• By WBS by resource type. If you set up cost accounts for work packages on the WBS, you can also track the resource types within each work package. Each resource types can be tracked with sub-account numbers within the overall cost account (and consolidated separately is the code structure is consistent).

The more detailed your cost accounts are, the more work you will have setting up, allocating and tracking the cost account budgets, but the greater the potential for insight and control. For example, one area of the project could be over budget, but masked by another area that is under budget.

Probably the most significant element in applying Earned Value Management (EVM)[3] to a project is deciding the number and location of control accounts. How many? How large (budget)? Who will be the CAMs?

There is no clear cut process or algorithm. It depends on the work, the organization, the culture, the finance system, subcontract relationships, the scheduling system, the degree of risk in any one part of the project, the design for the WBS and OBS, and the project manager’s style and preference.

More Control Accounts means more EVM cost, more time collecting data, more detail, and maybe more accuracy. More Control Accounts also can mean more time spent in authoring, reviewing, approving, recording, and filing in forms.  Less Control Accounts means less EVM cost, less time collecting data, less detail, maybe more accuracy, fewer forms and less time processing those that remain.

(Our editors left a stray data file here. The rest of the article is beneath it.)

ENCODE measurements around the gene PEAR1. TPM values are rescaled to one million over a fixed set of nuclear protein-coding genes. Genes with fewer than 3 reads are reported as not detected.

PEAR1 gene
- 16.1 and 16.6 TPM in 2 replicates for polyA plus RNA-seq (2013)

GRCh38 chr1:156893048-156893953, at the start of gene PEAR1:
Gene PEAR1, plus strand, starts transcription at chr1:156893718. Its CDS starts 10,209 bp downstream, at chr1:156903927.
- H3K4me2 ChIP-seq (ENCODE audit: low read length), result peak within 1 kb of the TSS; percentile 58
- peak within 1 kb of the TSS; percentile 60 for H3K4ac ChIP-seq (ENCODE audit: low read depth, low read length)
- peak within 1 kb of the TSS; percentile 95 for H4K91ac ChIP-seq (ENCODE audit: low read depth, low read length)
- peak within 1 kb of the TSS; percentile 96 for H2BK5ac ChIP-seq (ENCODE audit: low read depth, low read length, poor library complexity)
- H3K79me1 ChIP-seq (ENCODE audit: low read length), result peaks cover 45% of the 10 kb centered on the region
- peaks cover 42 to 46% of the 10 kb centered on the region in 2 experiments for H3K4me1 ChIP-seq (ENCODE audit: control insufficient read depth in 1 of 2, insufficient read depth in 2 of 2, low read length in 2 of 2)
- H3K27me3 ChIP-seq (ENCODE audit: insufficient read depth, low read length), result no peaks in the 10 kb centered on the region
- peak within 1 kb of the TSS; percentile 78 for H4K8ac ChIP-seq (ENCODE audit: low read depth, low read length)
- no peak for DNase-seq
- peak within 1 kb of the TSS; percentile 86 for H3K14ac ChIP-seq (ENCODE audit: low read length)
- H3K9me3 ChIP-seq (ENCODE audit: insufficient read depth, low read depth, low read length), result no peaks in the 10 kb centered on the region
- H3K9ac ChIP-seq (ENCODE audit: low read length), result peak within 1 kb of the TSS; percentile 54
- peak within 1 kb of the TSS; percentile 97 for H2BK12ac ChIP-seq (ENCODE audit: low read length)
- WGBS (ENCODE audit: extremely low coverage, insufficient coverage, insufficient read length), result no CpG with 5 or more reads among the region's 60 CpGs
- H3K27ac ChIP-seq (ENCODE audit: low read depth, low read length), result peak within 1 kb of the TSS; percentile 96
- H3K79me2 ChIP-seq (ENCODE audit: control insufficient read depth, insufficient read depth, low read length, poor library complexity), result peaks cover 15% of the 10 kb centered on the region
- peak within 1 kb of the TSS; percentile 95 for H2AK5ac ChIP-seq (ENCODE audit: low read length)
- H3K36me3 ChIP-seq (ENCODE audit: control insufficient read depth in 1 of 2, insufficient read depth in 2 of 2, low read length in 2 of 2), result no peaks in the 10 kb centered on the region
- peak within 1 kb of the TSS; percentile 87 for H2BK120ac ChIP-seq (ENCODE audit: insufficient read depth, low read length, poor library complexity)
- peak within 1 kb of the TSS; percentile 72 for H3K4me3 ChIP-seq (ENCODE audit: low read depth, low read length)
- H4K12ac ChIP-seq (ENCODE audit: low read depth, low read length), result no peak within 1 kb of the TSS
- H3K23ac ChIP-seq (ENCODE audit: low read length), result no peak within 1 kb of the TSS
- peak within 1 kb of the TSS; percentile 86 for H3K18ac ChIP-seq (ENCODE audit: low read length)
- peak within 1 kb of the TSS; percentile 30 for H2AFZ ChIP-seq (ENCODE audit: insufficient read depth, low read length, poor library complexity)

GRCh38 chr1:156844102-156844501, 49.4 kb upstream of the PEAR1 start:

So what is the right number of Control Accounts? It is a complicated and multidimensional problem with no ‘right answer’.  The only certainty is one size does not ‘fit all’ – pragmatic common sense is preferable to arbitrary rules.

 

Do all of these breakdowns really help? 

Traditional project management is based on these concepts.  However emerging disciplines, particularly complexity theory suggest that self organising systems such as a project team cannot be understood by studying the individual parts of the team[4]